November 26th, 1919 to September 2nd, 2013
November 26th, 1919 to September 2nd, 2013
You can’t really predict the future. All you can do is invent it. You can do things that may have an effect on what the future will be, but you can’t say which is going to happen unless you know who’s inventing things and who’s making things happen. We would not have landed a man on the moon in 1969 if John Kennedy hadn’t decided to do it. It’s because he invented that event that it took place. It probably would’ve happened sooner or later under some other circumstances, but that’s why it happened. Same with atomic energy. So you can see how future events take place but what you can’t do is know who’s going to do something that will change it. You can’t really say what’s going to happen, but you can show a spectrum of possibilities.--Frederik Pohl
"Frederik Pohl, grandmaster of science fiction, dies aged 93"
Prolific writer whom Kingsley Amis dubbed 'the most consistently able writer science fiction, in its modern form, has yet produced'
September 3rd, 2013
Frederik Pohl, one of the few writers who was truly deserving of the overused epithet "grandmaster of science fiction", has died aged 93.
His granddaughter Emily Pohl-Weary broke the news last night when she tweeted, "Rest in peace to my beloved grandfather Frederik Pohl, who showed me by example how to be an author. 1919-2013."
From his first published work in 1937, a poem entitled "Elegy to a Dead Satellite: Luna", printed in Amazing Stories magazine under the pseudonymous byline Elton Andrews, Pohl turned out an astonishingly huge body of work.
He will perhaps be best remembered for his 1977 novel Gateway, which won the Hugo Award the following year. A multilayered novel describing a space-station in a hollowed-out asteroid, built by a long-gone alien race who had left behind hundreds of space ships which humanity was learning to operate through trial and error, the novel also scooped the Locus, Nebula and John W Campbell awards and is considered a major milestone in SF writing today.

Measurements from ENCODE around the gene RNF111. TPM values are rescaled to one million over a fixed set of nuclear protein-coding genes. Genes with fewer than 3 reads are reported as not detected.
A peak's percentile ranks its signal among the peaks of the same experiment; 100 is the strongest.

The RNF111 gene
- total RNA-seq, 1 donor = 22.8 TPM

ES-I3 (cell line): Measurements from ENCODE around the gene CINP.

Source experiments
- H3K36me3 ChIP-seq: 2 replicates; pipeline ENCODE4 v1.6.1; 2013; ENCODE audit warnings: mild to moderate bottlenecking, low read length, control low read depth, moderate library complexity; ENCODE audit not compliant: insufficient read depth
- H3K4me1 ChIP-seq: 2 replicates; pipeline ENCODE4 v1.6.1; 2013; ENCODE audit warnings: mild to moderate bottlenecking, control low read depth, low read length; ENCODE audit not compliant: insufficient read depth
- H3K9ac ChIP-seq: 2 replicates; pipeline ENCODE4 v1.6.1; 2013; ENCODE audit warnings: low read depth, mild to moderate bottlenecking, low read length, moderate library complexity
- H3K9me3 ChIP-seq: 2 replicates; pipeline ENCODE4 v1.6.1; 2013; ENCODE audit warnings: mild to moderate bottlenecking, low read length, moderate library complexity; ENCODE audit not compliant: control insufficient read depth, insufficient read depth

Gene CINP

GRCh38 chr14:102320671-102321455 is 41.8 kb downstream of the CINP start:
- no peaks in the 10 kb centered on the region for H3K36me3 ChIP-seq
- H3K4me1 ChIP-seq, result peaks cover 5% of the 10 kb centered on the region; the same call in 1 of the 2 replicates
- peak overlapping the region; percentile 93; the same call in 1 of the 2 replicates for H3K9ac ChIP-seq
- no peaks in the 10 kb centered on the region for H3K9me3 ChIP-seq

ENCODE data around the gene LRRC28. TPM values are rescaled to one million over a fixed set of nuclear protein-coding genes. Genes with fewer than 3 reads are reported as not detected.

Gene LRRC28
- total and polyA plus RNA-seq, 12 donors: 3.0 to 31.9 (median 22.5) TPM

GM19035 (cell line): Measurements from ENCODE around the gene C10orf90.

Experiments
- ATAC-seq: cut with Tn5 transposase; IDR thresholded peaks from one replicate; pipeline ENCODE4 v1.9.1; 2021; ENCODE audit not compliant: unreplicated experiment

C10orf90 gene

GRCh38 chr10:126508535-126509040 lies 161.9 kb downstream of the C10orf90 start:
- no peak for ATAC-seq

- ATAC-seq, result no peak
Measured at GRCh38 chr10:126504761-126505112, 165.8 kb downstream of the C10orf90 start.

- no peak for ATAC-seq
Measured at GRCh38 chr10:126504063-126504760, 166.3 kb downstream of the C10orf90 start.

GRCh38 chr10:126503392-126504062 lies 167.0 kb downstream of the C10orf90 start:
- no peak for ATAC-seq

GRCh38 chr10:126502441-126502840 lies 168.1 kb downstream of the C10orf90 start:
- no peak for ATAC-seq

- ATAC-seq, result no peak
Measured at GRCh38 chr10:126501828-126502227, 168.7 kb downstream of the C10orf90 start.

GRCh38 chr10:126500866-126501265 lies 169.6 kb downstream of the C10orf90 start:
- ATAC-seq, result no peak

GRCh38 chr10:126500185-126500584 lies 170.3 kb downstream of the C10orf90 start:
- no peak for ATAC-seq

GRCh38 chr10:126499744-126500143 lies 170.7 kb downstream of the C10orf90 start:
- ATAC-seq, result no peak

In his book on science fiction, New Maps of Hell, Kingsley Amis called Pohl "the most consistently able writer science fiction, in its modern form, has yet produced".
Even in his advanced years, Pohl embraced the internet and was an inveterate blogger, posting his latest missive just days ago – a piece on poverty in which he wrote, "Everyone knows that the principal thing lacking in the poor is the same all over the world. Its name is Money."
In his 1978 book The Way the Future Was, Pohl, who grew up in Brooklyn, New York, explained how he joined the Young Communist League in 1936 because it was pro-union and anti-Hitler, Mussolini and racism.
He served with the US Army in the second world war and was stationed in Italy with the 456th Bombardment Group. Since 1940, Pohl was married no fewer than five times.
Following news of his death, writers and fans took to the social networks to tweet their tributes to the writer.
British SF author Ian McDonald tweeted: "Saddened to hear of the death of Fred Pohl... everyone seems to have met him which in my book is a Good Thing."
San Francisco-based writer Rudy Rucker said: "Fred Pohl was one of the wittiest SF writers ever."
Fantasy author Raymond E Feist said on Twitter: "RIP Fred Pohl. A truly gifted, legendary storyteller, who taught me a lot about the business as well as the craft."
The general mood was summed up by fan Debra Kay, who tweeted simply: "R.I.P. Frederik Pohl. Thanks for the stories."
Frederik Pohl was one of those writers with a social conscience who achieved truly legendary status in his lifetime. A quote of his trotted out in the hours after his death can perhaps be read two ways: one as a desire to entertain, another as a rallying call for humanity to create a better world. "You can't really predict the future. All you can do is invent it."
"Frederik Pohl, Worldly-Wise Master of Science Fiction, Dies at 93"
September 3rd, 2013
The New York Times